My second shock was to realize that the country is undergoing incredibly fast development. Annual GDP growth averages about 6.5% for the past twenty years. Per capita income is now just under $6000/year, and Vietnam is classified as a lower-middle income country, along with countries such as Egypt and Nigeria. All quality of life indexes are also rising. Although we saw few very poor people, inequality is rising along with this fast development. Most people still lead difficult lives, as farmers in the countryside or workers in the cities. And with the demise of socialist policies starting between 1986 and 1990, there are few government services to help those struggling to get by.
Unlike my own motivation, and because of this tourist boom, most people on the tour seemed to be there to have a fun vacation. Some were there to eat the wonderful food, see the rice paddies and beautiful pagodas, and adventure on boats and motorbikes in the countryside. Of course, there is nothing wrong with that, but few exhibited much knowledge of what the Vietnamese call the “American War,” or serious interest in the history and politics of the country. However, the tour took us to some important historical and political sites, and I was able to go to more on my own. The Ho Chi Minh Mausoleum Complex in Hanoi which includes the Presidential Palace, Ho’s simple house, and a beautiful pagoda and gardens is well worth a visit. The Museum of the Vietnamese Revolution in Hanoi and the War Remnants Museum in Ho Chi Minh City (Saigon) are particularly informative and moving, particularly for American tourists who may be shaken by what they see.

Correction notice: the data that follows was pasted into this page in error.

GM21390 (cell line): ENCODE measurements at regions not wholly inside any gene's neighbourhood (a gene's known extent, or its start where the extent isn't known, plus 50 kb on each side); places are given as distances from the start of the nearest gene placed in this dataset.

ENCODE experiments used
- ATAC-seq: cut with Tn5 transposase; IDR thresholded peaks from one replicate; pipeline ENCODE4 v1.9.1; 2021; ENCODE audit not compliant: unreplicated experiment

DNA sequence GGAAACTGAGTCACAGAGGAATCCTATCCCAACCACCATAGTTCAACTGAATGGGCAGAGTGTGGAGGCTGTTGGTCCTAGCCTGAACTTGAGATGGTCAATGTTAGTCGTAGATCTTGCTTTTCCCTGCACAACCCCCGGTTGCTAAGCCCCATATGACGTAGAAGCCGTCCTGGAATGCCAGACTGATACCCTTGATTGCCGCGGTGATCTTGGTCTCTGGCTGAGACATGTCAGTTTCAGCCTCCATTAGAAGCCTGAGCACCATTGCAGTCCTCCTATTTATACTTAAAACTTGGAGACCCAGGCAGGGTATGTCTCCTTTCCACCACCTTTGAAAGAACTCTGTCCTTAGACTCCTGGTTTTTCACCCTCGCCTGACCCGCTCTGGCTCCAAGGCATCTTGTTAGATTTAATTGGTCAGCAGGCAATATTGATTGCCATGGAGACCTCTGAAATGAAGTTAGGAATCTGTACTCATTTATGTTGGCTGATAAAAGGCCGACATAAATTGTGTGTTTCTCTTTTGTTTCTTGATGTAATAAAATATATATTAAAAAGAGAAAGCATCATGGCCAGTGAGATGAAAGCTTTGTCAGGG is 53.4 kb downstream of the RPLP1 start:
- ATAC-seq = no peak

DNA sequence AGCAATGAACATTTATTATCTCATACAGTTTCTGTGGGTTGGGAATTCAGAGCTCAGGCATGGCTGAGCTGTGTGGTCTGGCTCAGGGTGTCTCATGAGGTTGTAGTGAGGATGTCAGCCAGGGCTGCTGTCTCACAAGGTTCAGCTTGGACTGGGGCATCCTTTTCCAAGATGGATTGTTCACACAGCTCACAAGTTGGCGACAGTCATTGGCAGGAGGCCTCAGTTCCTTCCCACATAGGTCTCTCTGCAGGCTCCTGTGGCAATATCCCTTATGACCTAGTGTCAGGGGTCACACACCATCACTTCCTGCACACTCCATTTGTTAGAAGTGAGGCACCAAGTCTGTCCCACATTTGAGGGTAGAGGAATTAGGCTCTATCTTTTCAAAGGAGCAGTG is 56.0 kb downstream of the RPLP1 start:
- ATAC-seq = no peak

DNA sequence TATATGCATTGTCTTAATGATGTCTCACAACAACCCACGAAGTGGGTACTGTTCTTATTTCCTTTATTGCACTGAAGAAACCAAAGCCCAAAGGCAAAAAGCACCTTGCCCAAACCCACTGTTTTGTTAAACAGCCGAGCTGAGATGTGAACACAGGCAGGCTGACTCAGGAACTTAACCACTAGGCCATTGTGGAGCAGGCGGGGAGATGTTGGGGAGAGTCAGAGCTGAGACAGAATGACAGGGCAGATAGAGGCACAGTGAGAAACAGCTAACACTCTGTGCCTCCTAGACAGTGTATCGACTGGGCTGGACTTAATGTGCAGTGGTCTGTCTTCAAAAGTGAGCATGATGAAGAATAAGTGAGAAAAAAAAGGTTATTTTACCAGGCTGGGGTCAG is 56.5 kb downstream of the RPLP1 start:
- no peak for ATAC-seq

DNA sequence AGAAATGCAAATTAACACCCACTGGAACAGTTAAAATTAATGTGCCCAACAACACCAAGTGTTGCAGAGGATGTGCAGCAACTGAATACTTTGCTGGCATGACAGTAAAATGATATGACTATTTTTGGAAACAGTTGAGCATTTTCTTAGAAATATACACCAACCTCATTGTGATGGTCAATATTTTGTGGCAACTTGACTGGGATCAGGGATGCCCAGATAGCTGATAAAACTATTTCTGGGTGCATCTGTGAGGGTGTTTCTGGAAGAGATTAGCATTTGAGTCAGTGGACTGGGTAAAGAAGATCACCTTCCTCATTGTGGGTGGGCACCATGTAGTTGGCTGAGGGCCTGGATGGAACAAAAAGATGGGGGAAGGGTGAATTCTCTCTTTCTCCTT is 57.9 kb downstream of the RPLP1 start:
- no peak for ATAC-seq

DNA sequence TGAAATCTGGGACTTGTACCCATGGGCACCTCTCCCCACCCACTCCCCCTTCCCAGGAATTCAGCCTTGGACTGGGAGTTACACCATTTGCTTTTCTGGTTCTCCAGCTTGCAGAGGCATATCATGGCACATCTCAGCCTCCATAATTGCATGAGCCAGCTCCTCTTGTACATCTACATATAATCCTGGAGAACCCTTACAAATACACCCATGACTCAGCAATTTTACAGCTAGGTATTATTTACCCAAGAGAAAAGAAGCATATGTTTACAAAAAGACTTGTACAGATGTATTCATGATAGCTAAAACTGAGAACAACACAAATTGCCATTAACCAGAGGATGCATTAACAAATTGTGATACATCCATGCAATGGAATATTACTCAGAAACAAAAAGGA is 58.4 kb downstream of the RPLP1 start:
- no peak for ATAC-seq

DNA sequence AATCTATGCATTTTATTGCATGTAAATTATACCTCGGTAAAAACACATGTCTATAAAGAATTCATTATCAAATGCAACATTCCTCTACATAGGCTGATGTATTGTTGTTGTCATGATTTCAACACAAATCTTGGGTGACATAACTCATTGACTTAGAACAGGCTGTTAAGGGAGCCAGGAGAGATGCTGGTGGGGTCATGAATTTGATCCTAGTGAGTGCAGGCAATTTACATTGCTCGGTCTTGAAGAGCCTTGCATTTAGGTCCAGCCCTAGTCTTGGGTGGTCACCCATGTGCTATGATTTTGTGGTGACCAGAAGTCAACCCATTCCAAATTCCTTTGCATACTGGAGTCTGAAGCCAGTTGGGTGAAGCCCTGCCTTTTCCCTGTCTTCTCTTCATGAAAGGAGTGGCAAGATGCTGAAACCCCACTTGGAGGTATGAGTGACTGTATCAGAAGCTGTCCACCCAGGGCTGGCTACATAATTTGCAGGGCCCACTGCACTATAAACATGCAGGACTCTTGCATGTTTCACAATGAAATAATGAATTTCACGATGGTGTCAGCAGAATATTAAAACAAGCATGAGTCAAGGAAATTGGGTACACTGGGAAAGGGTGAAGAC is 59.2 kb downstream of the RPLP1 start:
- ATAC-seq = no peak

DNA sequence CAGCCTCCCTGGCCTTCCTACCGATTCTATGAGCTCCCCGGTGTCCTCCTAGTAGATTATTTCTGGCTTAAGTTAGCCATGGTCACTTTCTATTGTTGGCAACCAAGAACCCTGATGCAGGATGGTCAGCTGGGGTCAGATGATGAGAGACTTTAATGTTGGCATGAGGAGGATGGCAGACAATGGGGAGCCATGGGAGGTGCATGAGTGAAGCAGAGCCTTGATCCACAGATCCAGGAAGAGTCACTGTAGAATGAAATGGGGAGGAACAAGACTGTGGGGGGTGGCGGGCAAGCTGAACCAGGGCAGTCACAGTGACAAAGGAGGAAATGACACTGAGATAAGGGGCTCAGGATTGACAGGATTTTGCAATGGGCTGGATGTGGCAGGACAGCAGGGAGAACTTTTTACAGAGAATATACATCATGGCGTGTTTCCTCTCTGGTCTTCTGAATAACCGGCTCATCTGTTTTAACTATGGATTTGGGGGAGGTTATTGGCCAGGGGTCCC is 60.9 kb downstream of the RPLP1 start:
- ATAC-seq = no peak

Vietnam is a young country demographically. Only 15% of the population is age 55 or older. That means that most people were children or not yet even born when the war finished in 1975. But younger people must hear about the war and its effects on society from their elders, and there is still a significant number of the new generations with genetic disabilities passed down from the effects of the US use of the toxic defoliant, Agent Orange. Although people know their history and are clearly nationalistic, one gets the feeling that most people want to look forward and not dwell on the past too much. One of the best t-shirts that I saw said “Vietnam is a country, not a war.” People are proud of their struggle for national independence and vibrant culture. They uphold Ho Chi Minh as a nationalist leader, but there is little mention of his government’s now-abandoned socialist policies. Although they must have some ambivalence about the massive number of tourists, they benefit from the jobs and dynamic economic growth.
So Who Won the War?
Americans generally think that the Vietnamese won the war. But all of our guides said that no one won the war. It is hard to think of the three million Vietnamese who died in that struggle and the massive toxic damage from Agent Orange and say that the country won. On the other hand, one purpose of the US administrations at the time of the war was to stop the development of an alternative society outside the capitalist framework that could be used as a model for other countries of the region or elsewhere. On that point, the US certainly succeeded. Vietnam is now fully integrated into the world economy and practices an extreme form of capitalism, without the usual safety net and government services seen in developed capitalist countries. American culture is making significant inroads. Vietnamese karaoke partiers sing along to American pop songs. Although Vietnamese food is tasty and nutritious, McDonald’s and KFC are increasing their presence. Perhaps it is most accurate to say that the international capitalist system is the winner.